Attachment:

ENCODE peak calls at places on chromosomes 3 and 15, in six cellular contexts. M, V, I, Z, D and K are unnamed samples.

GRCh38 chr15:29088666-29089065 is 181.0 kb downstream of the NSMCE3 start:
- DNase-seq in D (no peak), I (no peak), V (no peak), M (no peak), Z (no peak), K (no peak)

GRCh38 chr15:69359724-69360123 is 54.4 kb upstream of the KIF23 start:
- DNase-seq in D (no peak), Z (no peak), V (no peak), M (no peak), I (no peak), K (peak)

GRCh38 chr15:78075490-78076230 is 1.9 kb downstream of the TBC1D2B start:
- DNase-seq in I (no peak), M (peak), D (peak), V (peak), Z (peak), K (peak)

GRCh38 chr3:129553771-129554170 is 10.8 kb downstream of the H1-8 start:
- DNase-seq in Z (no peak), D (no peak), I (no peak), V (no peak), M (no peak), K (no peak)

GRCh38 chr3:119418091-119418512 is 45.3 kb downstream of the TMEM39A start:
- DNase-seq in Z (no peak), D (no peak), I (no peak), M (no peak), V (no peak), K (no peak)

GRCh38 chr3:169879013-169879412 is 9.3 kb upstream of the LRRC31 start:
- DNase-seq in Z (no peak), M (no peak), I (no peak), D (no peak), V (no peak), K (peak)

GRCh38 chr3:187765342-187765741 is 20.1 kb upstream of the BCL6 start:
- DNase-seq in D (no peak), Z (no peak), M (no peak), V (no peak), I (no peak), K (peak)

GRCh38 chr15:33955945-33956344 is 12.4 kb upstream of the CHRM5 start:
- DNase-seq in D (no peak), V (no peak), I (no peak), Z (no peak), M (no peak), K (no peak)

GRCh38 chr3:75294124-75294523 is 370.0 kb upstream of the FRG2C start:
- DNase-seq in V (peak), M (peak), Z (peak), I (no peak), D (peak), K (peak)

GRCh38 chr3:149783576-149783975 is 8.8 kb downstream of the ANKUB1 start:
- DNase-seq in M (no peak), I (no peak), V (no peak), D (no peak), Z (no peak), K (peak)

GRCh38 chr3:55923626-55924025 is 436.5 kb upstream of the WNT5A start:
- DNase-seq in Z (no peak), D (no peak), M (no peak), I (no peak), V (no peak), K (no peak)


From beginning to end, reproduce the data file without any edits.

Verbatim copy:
ENCODE peak calls at places on chromosomes 3 and 15, in six cellular contexts. M, V, I, Z, D and K are unnamed samples.

GRCh38 chr15:29088666-29089065 is 181.0 kb downstream of the NSMCE3 start:
- DNase-seq in D (no peak), I (no peak), V (no peak), M (no peak), Z (no peak), K (no peak)

GRCh38 chr15:69359724-69360123 is 54.4 kb upstream of the KIF23 start:
- DNase-seq in D (no peak), Z (no peak), V (no peak), M (no peak), I (no peak), K (peak)

GRCh38 chr15:78075490-78076230 is 1.9 kb downstream of the TBC1D2B start:
- DNase-seq in I (no peak), M (peak), D (peak), V (peak), Z (peak), K (peak)

GRCh38 chr3:129553771-129554170 is 10.8 kb downstream of the H1-8 start:
- DNase-seq in Z (no peak), D (no peak), I (no peak), V (no peak), M (no peak), K (no peak)

GRCh38 chr3:119418091-119418512 is 45.3 kb downstream of the TMEM39A start:
- DNase-seq in Z (no peak), D (no peak), I (no peak), M (no peak), V (no peak), K (no peak)

GRCh38 chr3:169879013-169879412 is 9.3 kb upstream of the LRRC31 start:
- DNase-seq in Z (no peak), M (no peak), I (no peak), D (no peak), V (no peak), K (peak)

GRCh38 chr3:187765342-187765741 is 20.1 kb upstream of the BCL6 start:
- DNase-seq in D (no peak), Z (no peak), M (no peak), V (no peak), I (no peak), K (peak)

GRCh38 chr15:33955945-33956344 is 12.4 kb upstream of the CHRM5 start:
- DNase-seq in D (no peak), V (no peak), I (no peak), Z (no peak), M (no peak), K (no peak)

GRCh38 chr3:75294124-75294523 is 370.0 kb upstream of the FRG2C start:
- DNase-seq in V (peak), M (peak), Z (peak), I (no peak), D (peak), K (peak)

GRCh38 chr3:149783576-149783975 is 8.8 kb downstream of the ANKUB1 start:
- DNase-seq in M (no peak), I (no peak), V (no peak), D (no peak), Z (no peak), K (peak)

GRCh38 chr3:55923626-55924025 is 436.5 kb upstream of the WNT5A start:
- DNase-seq in Z (no peak), D (no peak), M (no peak), I (no peak), V (no peak), K (no peak)